Speaking of spoofing television writing (or at least, the more hackneyed cliches thereof), the idea for this Rick & Morty episode came about when one of the show’s writers noted that the characters on Buffy The Vampire Slayer suddenly acted as if Dawn had always been part of their lives when she was introduced, and considered this a disturbing premise. The story of a parasite that created fake flashbacks and embedded itself in the memories of the characters spawned from there and, although all manner of sitcoms had pulled a similar trick when adding new characters, it is easy to see why Rick & Morty opted to call out the ‘90s hit in particular. When it became a cult phenomenon, much of the praise for Buffy The Vampire Slayer centered on the claim that the series upended television cliches and subverted stereotypes, which made it more hypocritical for some critics when the series indulged in the same hoary conventions and lazy writing shortcuts that Buffy The Vampire Slayer’s characters often called out and commented on in-series.
Too Many Cooks
The premise of the Rick & Morty episode will be familiar to fans of Adult Swim, as the network also aired the 2014 viral short Too Many Cooks. In both “Total Rickall” and Too Many Cooks, a sitcom-style medley of characters are introduced joshing around and having a good time, then the deluge of characters becomes far too numerous and a sinister tone sets in, then the entire thing ends in gory fashion as the characters are killed off immediately after being established. At the end of the short, the dark humor of Too Many Cooks sees the short parody slasher horrors, something Rick & Morty has also indulged in countless times throughout its four seasons. However, “Total Rickall” actually ends with more of an action/Western-movie style shootout, rather than a stalk-and-slash massacre.
Frankenstein (or rather, Frankenstein’s monster, as Rick learns) appears in the episode. At first, the role is only a brief background cameo, as the iconic character/ Universal movie monster is seen in the crowd of new characters early in the action of “Total Rickall”. However, Frankenstein soon appears in a flashback to a sitcom-style memory of Jerry getting his head caught in the staircase (a very in-character fabrication by the parasites). Later in the episode, Frankenstein appears in a flashback to Rick’s time in Vietnam — before this is revealed to, of course, be one of the episode’s many false memories.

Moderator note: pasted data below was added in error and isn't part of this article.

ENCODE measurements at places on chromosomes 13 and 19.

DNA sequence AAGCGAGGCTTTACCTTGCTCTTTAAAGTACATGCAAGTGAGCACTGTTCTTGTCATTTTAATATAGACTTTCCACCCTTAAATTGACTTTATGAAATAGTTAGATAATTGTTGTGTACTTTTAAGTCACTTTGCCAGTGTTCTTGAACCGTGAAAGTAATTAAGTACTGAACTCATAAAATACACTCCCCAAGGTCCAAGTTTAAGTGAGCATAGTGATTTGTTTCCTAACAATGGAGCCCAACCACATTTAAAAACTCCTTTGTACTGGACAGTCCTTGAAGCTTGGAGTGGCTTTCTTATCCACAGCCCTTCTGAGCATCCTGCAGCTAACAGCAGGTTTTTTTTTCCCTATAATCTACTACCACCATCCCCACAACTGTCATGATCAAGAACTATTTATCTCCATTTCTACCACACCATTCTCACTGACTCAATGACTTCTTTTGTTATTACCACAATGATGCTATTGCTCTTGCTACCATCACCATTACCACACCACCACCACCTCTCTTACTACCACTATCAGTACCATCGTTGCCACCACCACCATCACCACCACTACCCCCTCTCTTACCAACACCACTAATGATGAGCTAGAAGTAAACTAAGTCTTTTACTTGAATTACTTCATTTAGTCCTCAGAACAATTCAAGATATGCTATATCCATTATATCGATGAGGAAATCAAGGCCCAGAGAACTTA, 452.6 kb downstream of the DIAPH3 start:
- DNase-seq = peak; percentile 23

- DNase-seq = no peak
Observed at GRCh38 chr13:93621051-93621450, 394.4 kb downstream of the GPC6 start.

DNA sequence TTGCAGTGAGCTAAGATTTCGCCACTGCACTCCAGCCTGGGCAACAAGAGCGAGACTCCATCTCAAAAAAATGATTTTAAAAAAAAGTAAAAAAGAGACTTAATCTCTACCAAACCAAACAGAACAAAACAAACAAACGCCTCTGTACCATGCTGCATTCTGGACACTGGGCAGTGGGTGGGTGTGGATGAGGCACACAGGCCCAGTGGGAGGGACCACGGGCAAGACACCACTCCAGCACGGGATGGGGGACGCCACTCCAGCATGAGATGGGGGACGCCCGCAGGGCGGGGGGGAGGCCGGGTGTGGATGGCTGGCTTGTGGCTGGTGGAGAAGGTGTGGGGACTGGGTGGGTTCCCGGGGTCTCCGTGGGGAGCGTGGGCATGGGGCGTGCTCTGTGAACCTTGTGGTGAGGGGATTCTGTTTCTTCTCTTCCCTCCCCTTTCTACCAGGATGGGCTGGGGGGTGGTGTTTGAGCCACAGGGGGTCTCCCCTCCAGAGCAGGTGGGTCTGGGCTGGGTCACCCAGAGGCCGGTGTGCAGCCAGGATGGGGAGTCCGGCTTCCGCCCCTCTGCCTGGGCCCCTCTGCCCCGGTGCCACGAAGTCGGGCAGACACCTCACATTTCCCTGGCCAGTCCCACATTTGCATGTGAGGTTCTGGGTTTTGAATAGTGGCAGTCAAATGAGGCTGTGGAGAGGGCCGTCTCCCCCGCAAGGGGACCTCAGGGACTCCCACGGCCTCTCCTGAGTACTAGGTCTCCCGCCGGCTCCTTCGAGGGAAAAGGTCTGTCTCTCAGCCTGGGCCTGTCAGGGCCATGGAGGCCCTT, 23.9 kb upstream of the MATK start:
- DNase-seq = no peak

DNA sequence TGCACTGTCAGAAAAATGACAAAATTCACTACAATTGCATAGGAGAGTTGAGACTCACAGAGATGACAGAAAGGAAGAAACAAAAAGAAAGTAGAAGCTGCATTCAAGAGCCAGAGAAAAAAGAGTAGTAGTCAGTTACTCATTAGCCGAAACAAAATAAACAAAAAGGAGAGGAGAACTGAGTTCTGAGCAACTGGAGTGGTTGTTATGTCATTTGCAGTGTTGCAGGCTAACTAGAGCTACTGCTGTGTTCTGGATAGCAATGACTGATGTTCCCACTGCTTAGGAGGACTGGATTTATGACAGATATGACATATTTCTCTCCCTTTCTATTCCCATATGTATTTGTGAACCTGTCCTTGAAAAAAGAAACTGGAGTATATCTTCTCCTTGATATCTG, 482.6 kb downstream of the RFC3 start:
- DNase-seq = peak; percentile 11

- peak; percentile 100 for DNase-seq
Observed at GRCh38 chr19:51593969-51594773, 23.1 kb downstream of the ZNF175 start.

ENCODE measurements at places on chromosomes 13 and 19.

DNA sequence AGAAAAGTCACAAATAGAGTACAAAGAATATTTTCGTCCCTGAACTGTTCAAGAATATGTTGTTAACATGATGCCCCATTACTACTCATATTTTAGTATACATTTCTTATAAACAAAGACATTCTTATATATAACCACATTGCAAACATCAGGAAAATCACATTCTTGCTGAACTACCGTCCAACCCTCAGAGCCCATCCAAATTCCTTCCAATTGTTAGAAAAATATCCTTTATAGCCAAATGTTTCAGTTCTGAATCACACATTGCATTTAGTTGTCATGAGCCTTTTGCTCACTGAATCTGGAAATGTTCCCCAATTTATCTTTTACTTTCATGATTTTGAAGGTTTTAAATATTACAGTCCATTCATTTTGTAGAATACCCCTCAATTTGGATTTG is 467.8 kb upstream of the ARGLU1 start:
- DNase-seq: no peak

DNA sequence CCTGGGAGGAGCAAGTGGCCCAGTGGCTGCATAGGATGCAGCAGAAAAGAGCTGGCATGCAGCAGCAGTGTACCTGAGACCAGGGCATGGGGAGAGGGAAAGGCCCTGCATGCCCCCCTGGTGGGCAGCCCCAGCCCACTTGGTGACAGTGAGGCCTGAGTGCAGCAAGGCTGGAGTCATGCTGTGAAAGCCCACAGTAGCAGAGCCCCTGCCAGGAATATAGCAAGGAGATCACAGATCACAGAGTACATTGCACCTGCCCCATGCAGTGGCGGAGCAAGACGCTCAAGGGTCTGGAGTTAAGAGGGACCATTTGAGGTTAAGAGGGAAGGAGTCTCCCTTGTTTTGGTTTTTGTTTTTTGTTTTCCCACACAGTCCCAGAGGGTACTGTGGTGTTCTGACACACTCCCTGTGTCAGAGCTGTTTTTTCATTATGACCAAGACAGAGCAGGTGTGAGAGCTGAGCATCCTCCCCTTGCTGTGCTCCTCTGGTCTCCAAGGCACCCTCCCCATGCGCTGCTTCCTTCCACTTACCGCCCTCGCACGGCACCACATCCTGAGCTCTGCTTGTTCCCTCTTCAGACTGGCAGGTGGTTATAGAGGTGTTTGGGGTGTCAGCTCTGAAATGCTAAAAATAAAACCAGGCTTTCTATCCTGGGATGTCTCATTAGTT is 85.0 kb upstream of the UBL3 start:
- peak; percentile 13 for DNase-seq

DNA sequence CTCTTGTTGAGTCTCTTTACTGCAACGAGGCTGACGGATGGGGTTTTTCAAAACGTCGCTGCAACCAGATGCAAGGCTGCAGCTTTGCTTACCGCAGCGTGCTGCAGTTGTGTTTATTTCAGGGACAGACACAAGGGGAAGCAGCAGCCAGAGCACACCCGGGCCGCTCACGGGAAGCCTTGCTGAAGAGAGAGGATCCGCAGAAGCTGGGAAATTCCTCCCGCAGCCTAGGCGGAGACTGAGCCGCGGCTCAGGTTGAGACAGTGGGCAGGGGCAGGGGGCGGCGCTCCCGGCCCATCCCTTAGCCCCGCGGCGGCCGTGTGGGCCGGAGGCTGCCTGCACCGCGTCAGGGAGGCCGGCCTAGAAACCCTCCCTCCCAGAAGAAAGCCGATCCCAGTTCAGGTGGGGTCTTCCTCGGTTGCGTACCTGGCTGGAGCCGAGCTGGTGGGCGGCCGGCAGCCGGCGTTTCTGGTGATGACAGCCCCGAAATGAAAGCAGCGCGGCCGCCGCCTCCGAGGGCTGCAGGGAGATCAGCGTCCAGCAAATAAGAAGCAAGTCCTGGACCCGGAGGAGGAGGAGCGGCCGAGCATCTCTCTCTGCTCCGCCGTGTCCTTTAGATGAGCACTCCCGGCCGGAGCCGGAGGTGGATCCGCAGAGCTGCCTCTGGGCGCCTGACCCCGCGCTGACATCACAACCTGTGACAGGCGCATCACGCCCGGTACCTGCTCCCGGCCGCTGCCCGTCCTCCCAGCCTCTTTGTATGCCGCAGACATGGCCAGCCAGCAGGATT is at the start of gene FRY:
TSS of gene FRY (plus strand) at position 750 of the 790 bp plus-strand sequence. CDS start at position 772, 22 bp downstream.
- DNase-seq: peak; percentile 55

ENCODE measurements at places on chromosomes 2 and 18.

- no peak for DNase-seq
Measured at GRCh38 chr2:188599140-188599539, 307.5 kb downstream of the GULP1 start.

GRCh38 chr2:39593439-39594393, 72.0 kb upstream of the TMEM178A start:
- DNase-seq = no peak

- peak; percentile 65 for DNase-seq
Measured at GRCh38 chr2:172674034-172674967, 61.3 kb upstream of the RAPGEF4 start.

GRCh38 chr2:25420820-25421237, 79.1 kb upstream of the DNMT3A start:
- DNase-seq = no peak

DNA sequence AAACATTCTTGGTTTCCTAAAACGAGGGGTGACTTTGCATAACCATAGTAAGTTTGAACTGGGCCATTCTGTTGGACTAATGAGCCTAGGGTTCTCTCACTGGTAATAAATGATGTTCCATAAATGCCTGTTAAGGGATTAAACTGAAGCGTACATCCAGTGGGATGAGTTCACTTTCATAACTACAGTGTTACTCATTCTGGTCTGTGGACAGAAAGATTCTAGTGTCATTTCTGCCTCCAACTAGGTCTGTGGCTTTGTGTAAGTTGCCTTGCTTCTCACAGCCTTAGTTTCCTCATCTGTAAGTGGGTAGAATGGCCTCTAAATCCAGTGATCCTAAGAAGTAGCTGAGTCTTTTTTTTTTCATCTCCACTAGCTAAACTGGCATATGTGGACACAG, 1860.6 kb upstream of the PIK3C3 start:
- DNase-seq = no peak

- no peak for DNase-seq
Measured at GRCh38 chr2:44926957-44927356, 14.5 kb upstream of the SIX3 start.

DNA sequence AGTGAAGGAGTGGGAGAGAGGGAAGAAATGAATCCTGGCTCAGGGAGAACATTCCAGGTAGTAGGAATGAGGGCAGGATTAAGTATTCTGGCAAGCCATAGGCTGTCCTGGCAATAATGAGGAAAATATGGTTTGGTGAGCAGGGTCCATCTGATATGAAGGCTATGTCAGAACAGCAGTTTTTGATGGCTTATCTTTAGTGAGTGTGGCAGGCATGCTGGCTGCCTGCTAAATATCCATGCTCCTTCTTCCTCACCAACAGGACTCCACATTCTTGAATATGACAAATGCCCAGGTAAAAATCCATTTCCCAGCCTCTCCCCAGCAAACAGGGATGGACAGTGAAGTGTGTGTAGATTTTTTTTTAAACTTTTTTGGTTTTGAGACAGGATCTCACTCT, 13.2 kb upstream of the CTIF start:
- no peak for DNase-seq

The actual name of the “Tom Cruise movie where he’s making drinks” (erroneously referred to as Cuisine by Rick) is Cocktail, a bizarre dramedy from 1988 that sees the star play a very impressive bartender. It’s not the only time that a Tom Cruise movie has been mocked on the series, with Edge of Tomorrow providing both the title and the general premise of the show’s season 4 debut, “Edge of Tomorty: Rick Die Repeat”. Cocktail is, however, definitely the most obscure movie referenced in the episode, although to the credit of the Roger Donaldson-directed dramedy, it was a success with audiences upon its initial release (if not critics).
The cutaway gags that flash “back” to scenes that viewers have never seen before are set up in the style of Seth MacFarlane’s famous animated sitcom Family Guy. This gag style is a format rarely (if ever) used by Rick & Morty outside of this episode, with most of Rick & Morty’s throwaway gags being limited to the show’s “Interdimensional Cable” specials or the non-canon, Lee Hardcastle-animated Rick & Morty movie parodies. Whether Rick & Morty was mocking Family Guy’s reliance on cutaway gags or affectionately referencing the most famous aspect of the show is up for debate, but borrowing the format for this outing is a clear nod to the series.